After reading Kevin Drum, I got ready to go off on a long tangent about how if you just sit down and think about it you can tell that the standard explanation of how an airplane flies is shaky at best.
Interestingly, Mike then brings up an analogous scientific question that I was going to mention because I got it wrong for a very long time myself. Namely, how does an airplane wing work? I had long been under the impression that it had something to do with air traveling faster over the top surface, thus producing a vacuum and generating lift. But just like the orbit of the earth, which is quite obviously not a good explanation for the seasons since it’s summer in Australia at the same time it’s winter in London, this is quite obviously a lousy explanation for lift since planes can fly upside down.
But, I’ll resist the full tangent and try to make this more tolerable and productive.
At the core we always want to appeal to simplest and most direct law we can think of. The airplane is thrown “up”. Conservation of momentum then says something in the universe must be thrown “down.”
Our most likely candidate is the air. Then the answer to how the plane goes up must be the answer to how the air goes down. Does your standard explanation tell you that?
My larger point though is though is this
When analyzing things that have a political dimension – like economic policy – people suddenly become aware of the shakiness of the scientific lessons they have been taught. However, this pervades all of science. Its just that most of the time people don’t stop and ask.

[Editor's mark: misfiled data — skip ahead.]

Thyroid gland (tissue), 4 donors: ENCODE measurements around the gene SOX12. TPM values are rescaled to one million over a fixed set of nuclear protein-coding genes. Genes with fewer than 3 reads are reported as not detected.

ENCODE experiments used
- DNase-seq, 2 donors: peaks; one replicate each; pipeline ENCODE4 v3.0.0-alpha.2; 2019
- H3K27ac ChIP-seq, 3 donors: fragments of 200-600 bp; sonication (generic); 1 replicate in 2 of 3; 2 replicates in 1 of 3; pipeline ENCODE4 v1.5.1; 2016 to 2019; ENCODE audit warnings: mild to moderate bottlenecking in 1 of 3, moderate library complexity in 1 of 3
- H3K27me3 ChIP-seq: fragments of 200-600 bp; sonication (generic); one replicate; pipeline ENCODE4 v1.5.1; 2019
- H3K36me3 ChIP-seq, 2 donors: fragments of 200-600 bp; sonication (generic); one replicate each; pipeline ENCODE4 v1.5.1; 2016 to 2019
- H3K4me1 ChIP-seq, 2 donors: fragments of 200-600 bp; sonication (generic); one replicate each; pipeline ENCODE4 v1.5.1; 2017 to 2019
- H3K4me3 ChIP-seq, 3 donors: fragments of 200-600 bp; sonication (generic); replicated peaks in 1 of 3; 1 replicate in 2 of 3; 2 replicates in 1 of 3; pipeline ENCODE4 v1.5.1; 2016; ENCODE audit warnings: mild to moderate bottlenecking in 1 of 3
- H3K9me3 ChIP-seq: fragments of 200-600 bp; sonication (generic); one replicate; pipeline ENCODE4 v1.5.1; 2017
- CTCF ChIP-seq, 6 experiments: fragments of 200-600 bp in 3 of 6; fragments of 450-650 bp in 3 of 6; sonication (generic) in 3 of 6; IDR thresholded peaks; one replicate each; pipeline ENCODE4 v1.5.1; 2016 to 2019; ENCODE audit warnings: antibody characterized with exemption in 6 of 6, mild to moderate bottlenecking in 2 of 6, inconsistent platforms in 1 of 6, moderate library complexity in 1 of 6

In one case that I face all of the time, I talk to lots of folks about the obesity epidemic. The baseline assumption for people at all sorts of levels on this issue is that obesity results from people eating too much and exercising too little.
To explain that this is a maddeningly ridiculous non-answer is like pulling teeth. I am not going to do the whole dog and pony show but for those who might be hearing this from me for the first time ask yourself: how then do people wind up eating and exercising the “right amount.” Because, the answer to that question must be dual to how they might end up eating and exercising the “wrong amount” – whether too little or too much of either.
In any case this is repeated over and over again through pop science. Few people question ideas that if you stopped to question you would see that the standard answer is ridiculous and likely something someone told you so you would stop bothering them.
Indeed, we have textbooks full of “stop bothering me” answers to questions about how the world works. Still, many of these answers are quite useful for common purposes even if they don’t make any sense.
So, what you’ve uncovered with economics and public policy is not how a weirdly shaky discipline but simply how shaky our understanding of the world is generally. Or, at a minimum how complex and narrow the solid answers are.